“Was there anything you didn’t like about our trip?”
Jacob’s answer: “That we had to leave so soon!”
That’s always a good sign.
When I first heard about the Vintage Computer Festival Midwest, I almost immediately got the notion that I wanted to go. Besides the TRS-80 CoCo II up in my attic, I also have fond memories of an old IBM PC with CGA monitor, a 25MHz 486, an Alpha also in my attic, and a lot of other computers along the way. I didn’t really think my boys would be interested.
But I mentioned it to them, and they just lit up. They remembered the Youtube videos I’d shown them of old line printers and punch card readers, and thought it would be great fun. I thought it could be a great educational experience for them too — and it was.
It also turned into a trip that combined being a proud dad with so many of my other interests. Quite a fun time.
(Jacob modeling his new t-shirt)
Chicago being not all that close to Kansas, I planned to fly us there. If you’re flying yourself, solid flight planning is always important. I had already planned out my flight using electronic tools, but I always carry paper maps with me in the cockpit for backup. I got them out and the boys and I planned out the flight the old-fashioned way.
Here’s Oliver using a scale ruler (with markings for miles corresponding to the scale of the map) and Jacob doing calculating for us. We measured the entire route and came to within one mile of the computer’s calculation for each segment — those boys are precise!
We figured out how much fuel we’d use, where we’d make fuel stops, etc.
The day of our flight, we made it as far as Davenport, Iowa when a chance of bad weather en route to Chicago convinced me to land there and drive the rest of the way. The boys saw that as part of the exciting adventure!
Jacob is always interested in maps, and had kept wanting to use my map whenever we flew. So I dug an old Android tablet out of the attic, put Avare on it (which has aviation maps), and let him use that. He was always checking it while flying, sometimes saying this over his headset: “DING. Attention all passengers, this is Captain Jacob speaking. We are now 45 miles from St. Joseph. Our altitude is 6514 feet. Our speed is 115 knots. We will be on the ground shortly. Thank you. DING”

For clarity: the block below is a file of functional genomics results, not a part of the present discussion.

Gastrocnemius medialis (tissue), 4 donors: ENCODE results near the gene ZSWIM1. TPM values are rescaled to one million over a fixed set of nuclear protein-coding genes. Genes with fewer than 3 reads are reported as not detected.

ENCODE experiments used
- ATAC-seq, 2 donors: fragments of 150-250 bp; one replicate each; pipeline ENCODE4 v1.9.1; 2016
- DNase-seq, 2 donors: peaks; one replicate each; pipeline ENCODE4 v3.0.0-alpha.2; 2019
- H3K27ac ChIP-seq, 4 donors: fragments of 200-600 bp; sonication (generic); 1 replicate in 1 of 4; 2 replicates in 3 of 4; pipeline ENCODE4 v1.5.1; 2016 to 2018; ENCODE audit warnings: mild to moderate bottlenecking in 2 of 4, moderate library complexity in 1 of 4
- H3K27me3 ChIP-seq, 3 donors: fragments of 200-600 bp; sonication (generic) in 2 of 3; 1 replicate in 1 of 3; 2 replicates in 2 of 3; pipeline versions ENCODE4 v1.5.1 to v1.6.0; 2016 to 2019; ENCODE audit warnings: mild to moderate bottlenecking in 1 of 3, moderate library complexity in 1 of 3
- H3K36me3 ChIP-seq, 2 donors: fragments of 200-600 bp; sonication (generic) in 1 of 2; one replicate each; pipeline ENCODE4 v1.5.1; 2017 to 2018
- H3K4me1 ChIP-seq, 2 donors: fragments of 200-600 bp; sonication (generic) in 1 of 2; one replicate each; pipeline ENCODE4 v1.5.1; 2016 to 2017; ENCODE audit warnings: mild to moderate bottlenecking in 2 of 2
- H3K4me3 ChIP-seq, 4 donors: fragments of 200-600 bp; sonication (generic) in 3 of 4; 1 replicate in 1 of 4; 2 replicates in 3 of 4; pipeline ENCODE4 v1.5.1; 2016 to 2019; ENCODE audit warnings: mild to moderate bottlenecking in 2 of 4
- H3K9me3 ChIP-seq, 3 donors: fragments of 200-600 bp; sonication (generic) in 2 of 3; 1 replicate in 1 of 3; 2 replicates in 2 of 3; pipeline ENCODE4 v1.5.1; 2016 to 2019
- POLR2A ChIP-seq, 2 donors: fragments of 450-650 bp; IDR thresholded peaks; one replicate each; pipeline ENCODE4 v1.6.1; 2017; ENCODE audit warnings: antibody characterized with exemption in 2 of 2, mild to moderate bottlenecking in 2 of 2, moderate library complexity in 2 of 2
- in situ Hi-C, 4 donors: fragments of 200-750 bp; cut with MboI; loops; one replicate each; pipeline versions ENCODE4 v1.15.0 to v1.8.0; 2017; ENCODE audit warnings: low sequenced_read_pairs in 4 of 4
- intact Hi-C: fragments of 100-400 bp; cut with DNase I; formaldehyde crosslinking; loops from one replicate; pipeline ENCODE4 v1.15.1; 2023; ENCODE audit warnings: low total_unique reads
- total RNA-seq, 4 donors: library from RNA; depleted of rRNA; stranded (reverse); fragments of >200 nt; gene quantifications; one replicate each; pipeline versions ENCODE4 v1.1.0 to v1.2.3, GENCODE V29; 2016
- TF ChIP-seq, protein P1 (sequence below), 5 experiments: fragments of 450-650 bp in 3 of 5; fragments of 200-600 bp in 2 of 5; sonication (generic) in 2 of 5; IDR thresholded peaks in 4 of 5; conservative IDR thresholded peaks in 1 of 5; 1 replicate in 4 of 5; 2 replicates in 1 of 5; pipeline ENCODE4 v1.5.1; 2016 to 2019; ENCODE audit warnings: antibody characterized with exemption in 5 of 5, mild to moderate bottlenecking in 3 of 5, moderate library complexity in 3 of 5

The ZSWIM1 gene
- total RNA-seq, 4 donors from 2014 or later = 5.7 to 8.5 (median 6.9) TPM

Here he is at the Davenport airport, still busy looking at his maps:
Every little airport we stopped at featured adults smiling at the boys. People enjoyed watching a dad and his kids flying somewhere together.
Oliver kept busy too. He loves to help me on my pre-flight inspections. He will report every little thing to me – a scratch, a fleck of paint missing on a wheel cover, etc. He takes it seriously. Both boys love to help get the plane ready or put it away.
Jacob quickly gravitated towards a few interesting things. He sat for about half an hour watching this old Commodore plotter do its thing (click for video):
His other favorite thing was the phones. Several people had brought complete analog PBXs with them. They used them to demonstrate various old phone-related hardware; one had several BBSs running with actual modems, another had old answering machines and home-security devices. Jacob learned a lot about phones, including how to operate a rotary-dial phone, which he’d never used before!
Oliver was drawn more to the old computers. He was fascinated by the IBM PC XT, which I explained was just about like a model I used to get to use sometimes. They learned about floppy disks and how computers store information.
He hadn’t used joysticks much, and found Pong (“this is a soccer game!”) interesting. Somebody has also replaced the guts of a TRS-80 with a Raspberry Pi running a SNES emulator. This had thoroughly confused me for a little while, and excited Oliver.
Jacob enjoyed an old TRS-80, which, through a modern Ethernet interface and a little computation help in AWS, provided an interface to Wikipedia. Jacob figured out the text-mode interface quickly. Here he is reading up on trains.
I had no idea that Commodore made a lot of adding machines and calculators before they got into the home computer business. There was a vast table with that older Commodore hardware, too much to get on a single photo. But some of the adding machines had their covers off, so the boys got to see all the little gears and wheels and learn how an adding machine can do its printing.
And then we get to my favorite: the big iron. Here is a VAX — a working VAX. When you have a computer that huge, it’s easier for the kids to understand just what something is.
When we encountered the table from the Glenside Color Computer Club, featuring the good old CoCo IIs like what I used as a kid (and have up in my attic), I pointed out to the boys that “we have a computer just like this that can do these things” — and they responded “wow!” I think they are eager to try out floppy disks and disk BASIC now.
Some of my favorites were the old Unix systems, which are a direct ancestor to what I’ve been working with for decades now. Here’s AT&T System V release 3 running on its original hardware:
And there were a couple of Sun workstations there, making me nostalgic for my college days. If memory serves, this one is actually running on m68k in the pre-Sparc days:
After all the excitement of the weekend, both boys zonked out for awhile on the flight back home. Here’s Jacob, sleeping with his maps still up.
As we were nearly home, we hit a pocket of turbulence, the kind that feels as if the plane is dropping a bit (it’s perfectly normal and safe; you’ve probably felt that on commercial flights too). I was a bit concerned about Oliver; he is known to get motion sick in cars (and even planes sometimes). But what did I hear from Oliver?
“Whee! That was fun! It felt like a roller coaster! Do it again, dad!”